What makes a great speech? Develop a clear enough understanding of the history and characteristics of this genre to be able to explain your understanding to others
Time To Complete
I Can Statements
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- Conduct a series of mini-lessons on the characteristics of a great speech (devices of rhetoric) and the power of speeches to influence society.
- Allow students to listen to and/or watch powerful historical speeches (example – MLK’s “I have a Dream”) and identify characteristics of great speeches and speakers.
- Provide several written exemplars and ask students to select 2-3 to examine and create a list of similarities in structure, craft and form.
- Use a jigsaw format, where students work in groups, and each group reads texts about the genre of speeches and examines a different exemplar. Then groups reorganize so that the new groups each have 1 representative from the former group, and each representative shares their learning with the others in this new group, to create a collective understanding of the genre.
- Have students explore the internet searching for and identifying speeches on issues they find most interesting. Share their finds with the class, and save them online so students can refer back to these ideas when they are “stuck” working on their own speeches. (Recommended tools: padlet, wiki, diigo page)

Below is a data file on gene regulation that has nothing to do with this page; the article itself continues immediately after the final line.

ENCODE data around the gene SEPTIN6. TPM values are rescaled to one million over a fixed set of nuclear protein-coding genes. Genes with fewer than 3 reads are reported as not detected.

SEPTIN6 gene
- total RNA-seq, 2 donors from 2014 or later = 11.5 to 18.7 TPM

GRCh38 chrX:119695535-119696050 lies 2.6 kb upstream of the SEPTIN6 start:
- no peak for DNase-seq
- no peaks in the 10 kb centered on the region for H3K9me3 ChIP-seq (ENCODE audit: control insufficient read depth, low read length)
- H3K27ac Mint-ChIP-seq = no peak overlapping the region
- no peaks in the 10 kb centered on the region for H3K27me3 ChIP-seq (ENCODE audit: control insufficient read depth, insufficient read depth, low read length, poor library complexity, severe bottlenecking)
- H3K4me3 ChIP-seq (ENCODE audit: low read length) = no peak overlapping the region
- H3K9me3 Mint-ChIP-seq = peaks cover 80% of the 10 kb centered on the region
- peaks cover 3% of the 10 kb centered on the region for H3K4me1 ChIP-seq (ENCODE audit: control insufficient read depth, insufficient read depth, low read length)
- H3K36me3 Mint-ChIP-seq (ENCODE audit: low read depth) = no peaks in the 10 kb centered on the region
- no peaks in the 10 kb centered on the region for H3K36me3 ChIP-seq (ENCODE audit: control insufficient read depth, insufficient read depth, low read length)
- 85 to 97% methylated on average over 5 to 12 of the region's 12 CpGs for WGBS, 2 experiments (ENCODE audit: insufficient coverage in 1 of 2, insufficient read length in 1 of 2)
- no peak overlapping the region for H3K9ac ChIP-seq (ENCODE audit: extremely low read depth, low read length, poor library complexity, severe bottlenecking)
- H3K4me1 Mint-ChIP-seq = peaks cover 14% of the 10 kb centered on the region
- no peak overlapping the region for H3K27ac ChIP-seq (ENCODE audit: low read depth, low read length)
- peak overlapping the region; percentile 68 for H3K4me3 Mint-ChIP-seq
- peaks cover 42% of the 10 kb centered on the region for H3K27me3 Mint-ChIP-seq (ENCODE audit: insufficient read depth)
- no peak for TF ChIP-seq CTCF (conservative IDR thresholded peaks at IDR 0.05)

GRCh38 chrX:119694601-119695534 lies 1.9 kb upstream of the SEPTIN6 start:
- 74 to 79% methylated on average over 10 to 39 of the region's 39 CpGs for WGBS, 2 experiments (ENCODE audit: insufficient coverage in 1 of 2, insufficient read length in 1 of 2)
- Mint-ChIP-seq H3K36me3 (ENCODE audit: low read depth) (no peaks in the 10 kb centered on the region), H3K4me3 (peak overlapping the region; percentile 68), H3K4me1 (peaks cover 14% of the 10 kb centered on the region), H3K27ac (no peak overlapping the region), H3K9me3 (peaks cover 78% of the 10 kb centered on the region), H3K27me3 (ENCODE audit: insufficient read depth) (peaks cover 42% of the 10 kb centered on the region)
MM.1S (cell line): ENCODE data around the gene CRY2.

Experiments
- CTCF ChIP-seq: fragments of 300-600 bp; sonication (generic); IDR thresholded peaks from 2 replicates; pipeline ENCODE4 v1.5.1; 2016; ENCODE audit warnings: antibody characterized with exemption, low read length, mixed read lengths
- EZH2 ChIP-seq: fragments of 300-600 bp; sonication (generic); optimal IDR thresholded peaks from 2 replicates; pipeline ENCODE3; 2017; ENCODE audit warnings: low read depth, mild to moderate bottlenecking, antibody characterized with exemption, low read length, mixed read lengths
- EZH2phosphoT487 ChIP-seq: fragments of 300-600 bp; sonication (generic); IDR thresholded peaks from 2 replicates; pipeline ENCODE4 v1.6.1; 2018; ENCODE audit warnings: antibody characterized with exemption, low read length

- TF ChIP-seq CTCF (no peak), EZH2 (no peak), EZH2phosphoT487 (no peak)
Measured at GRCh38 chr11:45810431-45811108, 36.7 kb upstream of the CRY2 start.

- Ask students to examine 2 exemplars and use a list of codes such as the following for students to mark-up the text.: H: How does the author hook the audience at the start of the speech? E: What tactics are used to create an emotional impact on the listener? C: What tools do the author use to ensure the information is compelling and persuasive? P: How does the author of the speech reveal their purpose and call the listener to some sort of action? Instruct students to write a brief paragraph on each of the codes explaining and justifying their responses.
35 Great Speeches in History with an Introduction on the Art of Giving Speeches: http://www.artofmanliness.com/2008/08/01/the-35-greatest- speeches-in-history/ Famous Speeches with Audio http://www.history.com/speeches Top Ten Speeches (Includes Socrates and Information on rhetoric) http://content.time.com/time/specials/packages/article/0,28804,18 41228_1841749_1841736,00.html 12 Speeches No one Heard – Speeches prepared for historical situations that didn’t occur – focus on preparation http://mentalfloss.com/article/32069/12-historical-speeches- nobody-ever-heard Speeches for Students http://www.readwritethink.org/files/resources/lesson- docs/SpeechSignOut.pdf Rhetoric http://quizlet.com/9886195/types-of-rhetorical-devices-and- persuasive-speech-flash-cards/